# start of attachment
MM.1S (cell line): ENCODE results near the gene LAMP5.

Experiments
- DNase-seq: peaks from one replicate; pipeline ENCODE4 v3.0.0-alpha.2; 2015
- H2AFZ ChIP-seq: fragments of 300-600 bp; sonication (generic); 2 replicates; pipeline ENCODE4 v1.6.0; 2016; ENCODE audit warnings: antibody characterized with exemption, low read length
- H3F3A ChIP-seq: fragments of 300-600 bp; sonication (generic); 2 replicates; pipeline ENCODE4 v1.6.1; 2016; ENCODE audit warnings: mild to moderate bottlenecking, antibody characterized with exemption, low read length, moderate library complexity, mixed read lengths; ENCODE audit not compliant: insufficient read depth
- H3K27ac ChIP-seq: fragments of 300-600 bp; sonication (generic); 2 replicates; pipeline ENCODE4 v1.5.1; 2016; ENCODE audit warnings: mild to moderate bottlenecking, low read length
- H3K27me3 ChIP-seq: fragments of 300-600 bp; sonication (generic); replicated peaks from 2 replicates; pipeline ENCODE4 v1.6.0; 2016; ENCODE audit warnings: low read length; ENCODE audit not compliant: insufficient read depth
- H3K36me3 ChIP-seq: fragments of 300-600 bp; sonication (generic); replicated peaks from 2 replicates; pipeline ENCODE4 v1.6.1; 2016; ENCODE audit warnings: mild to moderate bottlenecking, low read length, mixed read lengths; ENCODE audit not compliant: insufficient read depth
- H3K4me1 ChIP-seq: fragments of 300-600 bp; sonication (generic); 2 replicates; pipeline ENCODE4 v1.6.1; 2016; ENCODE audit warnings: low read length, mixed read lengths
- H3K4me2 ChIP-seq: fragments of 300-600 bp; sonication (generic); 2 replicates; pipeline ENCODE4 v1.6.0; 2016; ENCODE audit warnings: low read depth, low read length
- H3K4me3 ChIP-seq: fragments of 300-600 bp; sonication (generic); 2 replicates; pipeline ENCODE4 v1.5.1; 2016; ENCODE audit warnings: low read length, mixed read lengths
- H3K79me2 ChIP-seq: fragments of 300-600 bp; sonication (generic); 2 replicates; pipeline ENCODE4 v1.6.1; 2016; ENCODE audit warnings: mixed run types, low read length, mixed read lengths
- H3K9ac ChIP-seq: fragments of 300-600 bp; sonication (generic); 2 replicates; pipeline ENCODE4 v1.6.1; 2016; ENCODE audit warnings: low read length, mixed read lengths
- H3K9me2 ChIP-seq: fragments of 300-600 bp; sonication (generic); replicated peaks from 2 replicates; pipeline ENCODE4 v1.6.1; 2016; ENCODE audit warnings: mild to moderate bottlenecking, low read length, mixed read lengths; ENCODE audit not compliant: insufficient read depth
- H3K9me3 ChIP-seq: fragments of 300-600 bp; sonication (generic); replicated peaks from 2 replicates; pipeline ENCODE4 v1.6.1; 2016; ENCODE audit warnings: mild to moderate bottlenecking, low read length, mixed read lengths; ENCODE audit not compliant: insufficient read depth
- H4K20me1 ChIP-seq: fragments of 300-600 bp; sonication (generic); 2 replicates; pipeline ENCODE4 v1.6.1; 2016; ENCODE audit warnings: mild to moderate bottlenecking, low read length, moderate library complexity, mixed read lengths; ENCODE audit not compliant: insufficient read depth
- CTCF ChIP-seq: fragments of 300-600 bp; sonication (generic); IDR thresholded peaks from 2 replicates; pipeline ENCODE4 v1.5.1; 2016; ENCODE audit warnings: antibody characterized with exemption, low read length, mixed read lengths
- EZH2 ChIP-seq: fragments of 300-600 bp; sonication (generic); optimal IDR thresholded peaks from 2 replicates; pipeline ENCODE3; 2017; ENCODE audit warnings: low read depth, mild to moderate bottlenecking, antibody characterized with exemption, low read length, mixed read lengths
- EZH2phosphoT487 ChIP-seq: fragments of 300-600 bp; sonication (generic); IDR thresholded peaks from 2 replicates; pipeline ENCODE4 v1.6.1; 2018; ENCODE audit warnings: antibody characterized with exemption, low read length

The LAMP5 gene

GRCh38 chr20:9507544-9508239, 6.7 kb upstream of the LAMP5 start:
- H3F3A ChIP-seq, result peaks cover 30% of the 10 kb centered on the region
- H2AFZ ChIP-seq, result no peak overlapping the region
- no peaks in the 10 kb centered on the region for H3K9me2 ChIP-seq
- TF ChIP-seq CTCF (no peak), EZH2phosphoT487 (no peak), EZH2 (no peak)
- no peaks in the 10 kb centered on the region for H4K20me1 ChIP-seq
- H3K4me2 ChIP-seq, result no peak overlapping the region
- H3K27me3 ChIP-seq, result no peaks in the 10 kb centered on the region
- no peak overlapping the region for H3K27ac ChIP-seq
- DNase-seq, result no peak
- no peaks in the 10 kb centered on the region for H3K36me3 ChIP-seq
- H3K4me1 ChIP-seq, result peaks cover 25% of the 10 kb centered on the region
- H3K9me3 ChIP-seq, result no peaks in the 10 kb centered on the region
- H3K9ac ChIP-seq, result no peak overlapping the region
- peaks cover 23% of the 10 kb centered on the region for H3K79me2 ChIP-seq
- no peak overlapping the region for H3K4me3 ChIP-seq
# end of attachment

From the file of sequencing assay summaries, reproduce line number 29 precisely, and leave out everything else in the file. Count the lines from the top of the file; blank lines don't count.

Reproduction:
- no peak overlapping the region for H3K27ac ChIP-seq